Spinning is fun. Playing with fiber is delightful. Working with fine yarns is exquisite. Creating designs with two colors is enchanting. Learning new things can be energizing.
So ... if you take fine handspun yarn (fine in the traditional sense, not in the cobweb sense) in two colors and play with it while learning new things ... it's a recipe for a great project. And if that project happens to be a mitten (or pair of mittens) destined to replace the mishmash of unmatched or severely mended mittens ... words fail me.
Twined knitting, or two-end knitting, did get selected as "The Use For My First Handspun in Over 10 Years". But a two-color design called to me, and I decided that some of my old handspun was decent enough to use. Two-end knitting can be tough on the wrists - there is a LOT of twisting to do - so I figured I'd be a week or two on each mitten. But love intervened.
This is what I had on the needles Saturday. I tried to blog about it, but my printer loved the photo so much it wouldn't allow the computer to access the chip, and so I went back to knitting rather than wrestle with electronics. There's half a mitten, and my yarn source.
Twisted knitting is typically worked from one ball of yarn, using one strand from the inside of the ball, and one strand from the outside of the ball. First one works a stitch with one strand, then the other. Unlike Fair Isle, the yarn is *always* twisted between the stitches. For my project, I took the 'back' strand over the strand I just knitted with. Always, always, always. The yarn gets twisted beyond recognition every half row or so. The typical advice is to wrap the yarn around the ball and let it dangle to untwist.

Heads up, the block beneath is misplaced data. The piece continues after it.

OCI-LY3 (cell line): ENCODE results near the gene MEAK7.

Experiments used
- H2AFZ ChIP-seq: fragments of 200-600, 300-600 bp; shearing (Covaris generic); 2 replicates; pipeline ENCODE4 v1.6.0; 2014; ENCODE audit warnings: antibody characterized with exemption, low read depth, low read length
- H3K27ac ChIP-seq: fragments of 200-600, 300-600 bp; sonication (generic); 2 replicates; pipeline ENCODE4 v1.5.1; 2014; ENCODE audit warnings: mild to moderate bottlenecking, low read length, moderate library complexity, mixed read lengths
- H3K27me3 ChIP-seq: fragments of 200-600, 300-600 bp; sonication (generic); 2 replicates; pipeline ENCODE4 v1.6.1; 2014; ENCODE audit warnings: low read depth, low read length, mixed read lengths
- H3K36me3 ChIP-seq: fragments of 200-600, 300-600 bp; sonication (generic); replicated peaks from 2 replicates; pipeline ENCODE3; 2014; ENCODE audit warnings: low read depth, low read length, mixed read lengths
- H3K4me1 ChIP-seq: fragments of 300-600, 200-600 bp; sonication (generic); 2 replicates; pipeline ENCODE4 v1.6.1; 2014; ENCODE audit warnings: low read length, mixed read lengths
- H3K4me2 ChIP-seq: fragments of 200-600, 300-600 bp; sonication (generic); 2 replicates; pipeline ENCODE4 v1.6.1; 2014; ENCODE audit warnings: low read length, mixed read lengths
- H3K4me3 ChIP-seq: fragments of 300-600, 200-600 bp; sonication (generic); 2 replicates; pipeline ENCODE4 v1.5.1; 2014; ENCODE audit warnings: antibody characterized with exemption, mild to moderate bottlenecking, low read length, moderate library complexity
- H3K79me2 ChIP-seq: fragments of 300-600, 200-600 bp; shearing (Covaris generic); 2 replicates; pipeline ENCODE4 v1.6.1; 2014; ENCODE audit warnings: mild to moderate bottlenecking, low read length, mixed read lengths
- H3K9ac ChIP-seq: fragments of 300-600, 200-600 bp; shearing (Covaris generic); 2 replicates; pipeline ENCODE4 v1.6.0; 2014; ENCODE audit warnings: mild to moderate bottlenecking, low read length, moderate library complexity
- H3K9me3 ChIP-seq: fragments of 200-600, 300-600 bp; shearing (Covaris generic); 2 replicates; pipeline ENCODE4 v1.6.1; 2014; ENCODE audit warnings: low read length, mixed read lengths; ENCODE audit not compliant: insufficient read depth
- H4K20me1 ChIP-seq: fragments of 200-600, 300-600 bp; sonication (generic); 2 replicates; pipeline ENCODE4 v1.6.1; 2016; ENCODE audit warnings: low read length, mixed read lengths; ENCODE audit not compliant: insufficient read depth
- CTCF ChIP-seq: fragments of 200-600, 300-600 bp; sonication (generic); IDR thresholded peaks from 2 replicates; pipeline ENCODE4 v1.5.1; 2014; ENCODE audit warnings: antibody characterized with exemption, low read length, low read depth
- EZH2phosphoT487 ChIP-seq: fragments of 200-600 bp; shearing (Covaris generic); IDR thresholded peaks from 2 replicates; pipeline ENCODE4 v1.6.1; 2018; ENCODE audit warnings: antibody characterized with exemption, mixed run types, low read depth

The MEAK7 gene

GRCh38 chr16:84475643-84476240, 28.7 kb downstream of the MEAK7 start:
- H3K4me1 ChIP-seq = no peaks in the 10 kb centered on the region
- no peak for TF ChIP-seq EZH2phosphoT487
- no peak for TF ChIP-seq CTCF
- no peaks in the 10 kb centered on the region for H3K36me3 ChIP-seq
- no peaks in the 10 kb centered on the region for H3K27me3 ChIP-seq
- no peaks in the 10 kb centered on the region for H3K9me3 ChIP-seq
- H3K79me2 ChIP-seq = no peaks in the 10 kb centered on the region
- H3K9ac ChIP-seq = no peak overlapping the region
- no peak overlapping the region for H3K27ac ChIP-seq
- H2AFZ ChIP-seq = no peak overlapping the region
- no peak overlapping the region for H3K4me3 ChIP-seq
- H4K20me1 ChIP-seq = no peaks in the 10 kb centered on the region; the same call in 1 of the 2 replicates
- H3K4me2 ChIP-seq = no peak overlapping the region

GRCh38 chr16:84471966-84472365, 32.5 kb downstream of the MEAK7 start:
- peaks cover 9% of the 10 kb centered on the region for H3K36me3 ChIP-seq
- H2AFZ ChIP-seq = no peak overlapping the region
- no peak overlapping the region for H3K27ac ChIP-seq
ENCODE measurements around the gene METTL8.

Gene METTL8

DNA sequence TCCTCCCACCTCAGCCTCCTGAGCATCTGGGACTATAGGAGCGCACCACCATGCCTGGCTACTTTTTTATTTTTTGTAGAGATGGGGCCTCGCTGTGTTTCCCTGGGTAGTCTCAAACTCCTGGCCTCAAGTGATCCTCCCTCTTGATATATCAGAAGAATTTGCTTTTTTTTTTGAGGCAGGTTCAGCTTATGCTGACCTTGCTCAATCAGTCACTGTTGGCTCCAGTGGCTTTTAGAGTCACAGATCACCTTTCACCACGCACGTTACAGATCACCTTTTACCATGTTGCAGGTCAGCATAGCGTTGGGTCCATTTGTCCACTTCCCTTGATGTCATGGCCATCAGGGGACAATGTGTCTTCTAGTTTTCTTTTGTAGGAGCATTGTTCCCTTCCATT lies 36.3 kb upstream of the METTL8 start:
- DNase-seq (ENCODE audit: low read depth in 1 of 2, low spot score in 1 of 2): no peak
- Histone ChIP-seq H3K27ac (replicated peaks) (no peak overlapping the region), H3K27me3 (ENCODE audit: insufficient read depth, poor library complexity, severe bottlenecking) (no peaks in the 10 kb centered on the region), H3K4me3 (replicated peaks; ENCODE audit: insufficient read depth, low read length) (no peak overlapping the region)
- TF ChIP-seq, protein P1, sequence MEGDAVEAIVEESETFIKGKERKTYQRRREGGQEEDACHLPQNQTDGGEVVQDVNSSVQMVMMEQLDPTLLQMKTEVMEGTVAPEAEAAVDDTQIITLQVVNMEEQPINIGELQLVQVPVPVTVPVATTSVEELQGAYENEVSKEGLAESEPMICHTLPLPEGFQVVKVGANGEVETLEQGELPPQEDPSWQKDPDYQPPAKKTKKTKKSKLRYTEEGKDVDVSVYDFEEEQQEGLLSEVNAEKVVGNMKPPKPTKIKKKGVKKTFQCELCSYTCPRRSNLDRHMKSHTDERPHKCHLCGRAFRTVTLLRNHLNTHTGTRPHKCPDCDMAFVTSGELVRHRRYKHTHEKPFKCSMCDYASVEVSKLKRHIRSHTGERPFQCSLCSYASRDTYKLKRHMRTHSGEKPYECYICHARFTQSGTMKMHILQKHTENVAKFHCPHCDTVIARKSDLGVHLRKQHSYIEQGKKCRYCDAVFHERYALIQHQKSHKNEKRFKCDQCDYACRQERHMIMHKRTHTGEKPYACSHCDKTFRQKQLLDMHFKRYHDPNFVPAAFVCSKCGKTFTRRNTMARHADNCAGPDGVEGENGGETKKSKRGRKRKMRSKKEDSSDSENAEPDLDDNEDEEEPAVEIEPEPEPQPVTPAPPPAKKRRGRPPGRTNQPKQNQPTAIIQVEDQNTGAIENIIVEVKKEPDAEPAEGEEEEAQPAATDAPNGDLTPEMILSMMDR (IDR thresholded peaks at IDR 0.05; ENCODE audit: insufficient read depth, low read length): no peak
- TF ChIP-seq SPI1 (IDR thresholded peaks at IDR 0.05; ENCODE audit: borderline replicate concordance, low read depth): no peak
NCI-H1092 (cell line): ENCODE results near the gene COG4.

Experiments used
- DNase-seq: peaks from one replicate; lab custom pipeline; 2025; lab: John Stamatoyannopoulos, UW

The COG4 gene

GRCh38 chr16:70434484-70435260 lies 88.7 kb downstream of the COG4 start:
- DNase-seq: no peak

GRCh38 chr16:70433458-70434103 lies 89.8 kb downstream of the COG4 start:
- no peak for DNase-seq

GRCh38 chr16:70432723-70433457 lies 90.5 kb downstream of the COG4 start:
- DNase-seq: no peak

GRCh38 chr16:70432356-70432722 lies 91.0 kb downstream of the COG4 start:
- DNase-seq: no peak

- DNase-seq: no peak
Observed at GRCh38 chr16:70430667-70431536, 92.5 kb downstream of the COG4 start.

I had an idea. What, I thought, would happen if I had wound the yarn on my spinning wheel bobbin? I could use a Very Large whorl and slowly treadle while spinning, and thus keep the yarn untwisted. I would also lose any and all portability. I mean, you just don't see people carrying spinning wheels around as a yarn source for their knitting, do you? And I like to knit in the car. It just wouldn't work.
Then I noticed the spindle next to me. I impaled the ball of yarn on the spindle, set it on the floor, gave it a healthy twist ... and was pleased.
I exhibited some care for my wrists and fingers - harp solos on Easter Sunday do require the use of both, and I really didn't want to wake up Sunday with incredible pain in both hands - so I managed to pull myself away from the mitten and work on the Tofutsie sock. One sock down, one to go.
Sunday, after church, I was free to knit. I did, and I did, and I did. And before bedtime, I was finished with Mitten #1. It fits, and it is delightful.
If it wasn't for the soreness I get from knitting this way, I think I could see a whole year of experimenting. My son would like black and orange Bengals mittens. My mom is hoping these mittens are hers instead of mine. My daughter would like some mittens (probably in pink and purple). And the book has some gorgeous hats with mosaic patterns. For that matter, I've got Barbara Walker's Mosaic Knitting book, and ANY Mosaic pattern can be converted to a twisted knitting pattern. Amazing. Knitting with two colors per row AND twisting the yarn AND knitting mosaic patterns. Does life get any better?
Here's the back side (non-palm) of the mitten. It's got a thumb-side gusset, and fits like a dream, despite the fact that the pattern said "Cast on 72 stitches". No recommended yarn, no gauge, no sizing. The author does say gauge swatches are essential, but they're not much help if the pattern says "Cast on 72 stitches" and one doesn't know either the finished size of the mitten OR the gauge to aim for.
Still, it worked.
My cardigan? The cardigan which I finished last week, despite numerous setbacks, and have been wearing ever since to offet the chill in the air? I singed it on the stove Saturday. This cardigan is not happy with life.